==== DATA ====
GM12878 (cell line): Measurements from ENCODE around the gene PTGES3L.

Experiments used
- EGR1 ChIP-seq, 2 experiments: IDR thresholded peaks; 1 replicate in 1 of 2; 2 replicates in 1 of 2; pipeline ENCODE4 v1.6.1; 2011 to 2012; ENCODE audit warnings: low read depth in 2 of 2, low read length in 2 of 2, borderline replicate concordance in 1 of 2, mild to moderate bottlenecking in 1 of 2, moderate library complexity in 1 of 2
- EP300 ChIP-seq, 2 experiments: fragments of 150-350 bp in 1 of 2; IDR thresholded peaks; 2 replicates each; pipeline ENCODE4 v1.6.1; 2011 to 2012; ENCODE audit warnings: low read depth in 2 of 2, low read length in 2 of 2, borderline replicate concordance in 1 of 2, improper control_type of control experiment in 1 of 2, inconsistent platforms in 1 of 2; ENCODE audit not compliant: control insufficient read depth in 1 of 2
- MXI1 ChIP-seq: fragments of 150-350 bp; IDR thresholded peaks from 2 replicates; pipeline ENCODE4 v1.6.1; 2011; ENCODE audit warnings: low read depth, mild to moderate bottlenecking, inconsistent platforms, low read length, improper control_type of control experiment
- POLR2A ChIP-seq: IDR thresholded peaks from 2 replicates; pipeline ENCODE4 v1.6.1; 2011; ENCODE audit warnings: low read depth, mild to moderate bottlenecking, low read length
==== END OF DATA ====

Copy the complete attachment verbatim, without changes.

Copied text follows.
GM12878 (cell line): Measurements from ENCODE around the gene PTGES3L.

Experiments used
- EGR1 ChIP-seq, 2 experiments: IDR thresholded peaks; 1 replicate in 1 of 2; 2 replicates in 1 of 2; pipeline ENCODE4 v1.6.1; 2011 to 2012; ENCODE audit warnings: low read depth in 2 of 2, low read length in 2 of 2, borderline replicate concordance in 1 of 2, mild to moderate bottlenecking in 1 of 2, moderate library complexity in 1 of 2
- EP300 ChIP-seq, 2 experiments: fragments of 150-350 bp in 1 of 2; IDR thresholded peaks; 2 replicates each; pipeline ENCODE4 v1.6.1; 2011 to 2012; ENCODE audit warnings: low read depth in 2 of 2, low read length in 2 of 2, borderline replicate concordance in 1 of 2, improper control_type of control experiment in 1 of 2, inconsistent platforms in 1 of 2; ENCODE audit not compliant: control insufficient read depth in 1 of 2
- MXI1 ChIP-seq: fragments of 150-350 bp; IDR thresholded peaks from 2 replicates; pipeline ENCODE4 v1.6.1; 2011; ENCODE audit warnings: low read depth, mild to moderate bottlenecking, inconsistent platforms, low read length, improper control_type of control experiment
- POLR2A ChIP-seq: IDR thresholded peaks from 2 replicates; pipeline ENCODE4 v1.6.1; 2011; ENCODE audit warnings: low read depth, mild to moderate bottlenecking, low read length